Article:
Originally Posted: September 2013
by Melanie Hope Greenberg
Caldecott Honor-winner Peter McCarty, like many picture book artists, fell into the publishing business as a freelance illustrator who was in the right place at the right time. He has gone on to become one of the most honored in the children’s book field. In a wide-ranging talk, McCarty described his constant quest to stay true to the kind of drawing he loves while also finding a style that is commercially appealing.
McCarty always loved to draw, and as a kid would entertain himself by drawing dinosaurs and growling as he sketched. Later he attended art school and developed a very detailed and polished style. He attempts to draw with the same joy and excitement today that he felt then.
McCarty’s first publishing job was to create a cover and interiors for a middle-grade book called Frozen Man. He was then assigned to illustrate his first 32-page picture book, Night Driving by John Coy. He grew to love the structure and flow of picture books. A 1949 Plymouth he once admired outside his doctor’s office became the main character in Night Driving.
Good with pencils and paper but not initially at writing, McCarty poked fun at his first attempts when his editor asked him to create his own book. Little Bunny on the Move was the result, based on a white bunny he saw on a hill one day; the story was minimal, the illustrations soft and immensely detailed. Soon McCarty created more books. Baby Steps was very personal, using his newborn daughter as the main character. It was not a big seller; he was not yet thinking about publishing trends, he said, but was doing what interested him. But he gradually became a better writer over several books and went on to win the Charlotte Zolotow Award for excellence in picture book text.
For the Caldecott Honor-winning Hondo and Fabian, McCarty was on deadline; he could not wait for the perfect idea to arise. So he used his real dog and cat as characters and invented a story for them. His creative process is to draw first, then write. Again, he cautioned illustrators, “If you don’t love it, the audience won’t love it.” Finding joy in his work is essential.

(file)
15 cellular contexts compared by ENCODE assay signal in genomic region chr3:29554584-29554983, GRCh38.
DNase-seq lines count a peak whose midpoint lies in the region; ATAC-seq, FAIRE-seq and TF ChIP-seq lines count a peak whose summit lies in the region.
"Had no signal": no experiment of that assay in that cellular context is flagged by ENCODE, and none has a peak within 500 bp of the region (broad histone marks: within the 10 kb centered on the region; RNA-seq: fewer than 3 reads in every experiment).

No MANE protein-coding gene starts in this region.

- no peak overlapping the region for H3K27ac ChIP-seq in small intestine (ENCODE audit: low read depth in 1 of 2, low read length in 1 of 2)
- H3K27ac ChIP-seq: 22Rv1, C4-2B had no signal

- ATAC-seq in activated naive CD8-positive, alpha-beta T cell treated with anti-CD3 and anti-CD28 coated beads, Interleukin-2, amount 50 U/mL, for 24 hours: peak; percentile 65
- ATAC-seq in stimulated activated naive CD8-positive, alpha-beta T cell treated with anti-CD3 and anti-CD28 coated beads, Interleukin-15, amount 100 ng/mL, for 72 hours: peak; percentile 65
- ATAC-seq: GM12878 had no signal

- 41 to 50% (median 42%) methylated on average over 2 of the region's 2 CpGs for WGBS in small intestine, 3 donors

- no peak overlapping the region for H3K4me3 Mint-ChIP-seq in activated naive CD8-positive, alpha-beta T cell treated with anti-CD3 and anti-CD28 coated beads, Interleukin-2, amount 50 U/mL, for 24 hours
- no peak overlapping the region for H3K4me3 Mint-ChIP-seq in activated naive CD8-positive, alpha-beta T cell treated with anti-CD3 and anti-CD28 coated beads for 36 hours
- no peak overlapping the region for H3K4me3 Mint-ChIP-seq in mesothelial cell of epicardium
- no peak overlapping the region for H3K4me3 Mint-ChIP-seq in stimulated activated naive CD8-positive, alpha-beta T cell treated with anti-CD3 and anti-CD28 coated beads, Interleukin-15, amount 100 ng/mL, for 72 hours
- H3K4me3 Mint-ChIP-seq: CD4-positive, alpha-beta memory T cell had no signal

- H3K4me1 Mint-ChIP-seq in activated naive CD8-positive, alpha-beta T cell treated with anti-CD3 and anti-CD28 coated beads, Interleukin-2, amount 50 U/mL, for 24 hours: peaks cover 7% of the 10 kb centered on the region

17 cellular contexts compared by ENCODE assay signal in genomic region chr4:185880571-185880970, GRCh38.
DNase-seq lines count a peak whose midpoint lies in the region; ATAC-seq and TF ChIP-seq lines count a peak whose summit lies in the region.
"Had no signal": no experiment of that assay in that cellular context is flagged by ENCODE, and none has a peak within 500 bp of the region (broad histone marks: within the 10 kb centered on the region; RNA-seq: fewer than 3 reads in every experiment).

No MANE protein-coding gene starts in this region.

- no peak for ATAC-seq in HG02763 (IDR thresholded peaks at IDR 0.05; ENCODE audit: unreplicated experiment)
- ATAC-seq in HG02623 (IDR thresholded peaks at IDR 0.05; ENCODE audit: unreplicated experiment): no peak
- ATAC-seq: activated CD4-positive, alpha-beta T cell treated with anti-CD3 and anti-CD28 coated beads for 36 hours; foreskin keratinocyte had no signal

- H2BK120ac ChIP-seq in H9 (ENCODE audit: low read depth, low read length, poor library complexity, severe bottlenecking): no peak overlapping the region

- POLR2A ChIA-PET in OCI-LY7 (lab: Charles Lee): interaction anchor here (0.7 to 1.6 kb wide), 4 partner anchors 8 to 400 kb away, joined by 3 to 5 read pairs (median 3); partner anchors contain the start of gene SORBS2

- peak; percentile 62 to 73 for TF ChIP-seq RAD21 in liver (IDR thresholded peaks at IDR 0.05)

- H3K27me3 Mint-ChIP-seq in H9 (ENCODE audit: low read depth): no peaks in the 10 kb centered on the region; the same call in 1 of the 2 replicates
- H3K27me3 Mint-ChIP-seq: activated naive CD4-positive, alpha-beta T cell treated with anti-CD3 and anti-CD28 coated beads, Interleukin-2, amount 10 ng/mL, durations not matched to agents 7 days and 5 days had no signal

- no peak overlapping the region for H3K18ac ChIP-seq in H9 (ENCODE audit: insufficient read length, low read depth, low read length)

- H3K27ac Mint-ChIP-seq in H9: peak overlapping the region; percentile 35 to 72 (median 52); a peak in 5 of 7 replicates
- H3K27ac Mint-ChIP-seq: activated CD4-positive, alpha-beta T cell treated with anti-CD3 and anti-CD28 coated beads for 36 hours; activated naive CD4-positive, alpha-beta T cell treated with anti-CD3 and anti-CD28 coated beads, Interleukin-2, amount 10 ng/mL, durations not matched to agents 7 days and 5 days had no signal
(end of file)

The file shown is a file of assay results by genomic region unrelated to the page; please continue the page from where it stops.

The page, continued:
For his next book, T Is for Terrible, McCarty was able to develop his “most favorite animal in the world,” the Tyrannosaurus rex, as “the anti-Barney. This should have been a perfect book,” he said, and yet perhaps it was too perfect, he suggests, because it never really came alive. “Do not get locked up in what you think,” he said. “If you let the muse draw the characters, they come alive.”
McCarty’s personal favorite book, Henry in Love, uses a new, faster art style with brown inks, walnut stains, and less detail, so he’s able to complete the work faster. “The character Chloe came out of nowhere,” he said, but we in the audience could see the evolution of Chloe in his sketchpad doodles. In Jeremy Draws the Monster, the main character also came from his sketch pads, and McCarty enjoyed using negative space and a sparer style, drawing only what was absolutely needed. In Moon Plane, the airplane becomes one of the main characters, and flows from spread to spread, flying off to the moon and back, like “a gallery show.” Even windows are used as characters. McCarty also paints a chicken somewhere in each book.
“Characters grow organically, and you must love your characters,” he said. “Live your characters; get into them.” McCarty confessed he wants to be Hondo.
“Trick yourself that the assignment is for fun and not for a purpose,” McCarty said. “Really enjoy what you are doing.”
Melanie Hope Greenberg has illustrated 16 trade-published children’s picture books; six of them she also wrote. Greenberg was artist-in-residence on an NEA grant for the Eric Carle Museum of Picture Book Art. Her book Mermaids on Parade was picked as a “Top 5 NYC Landmark book” and has been promoted in Time Out NY: Kids. See her website at www.melaniehopegreenberg.com/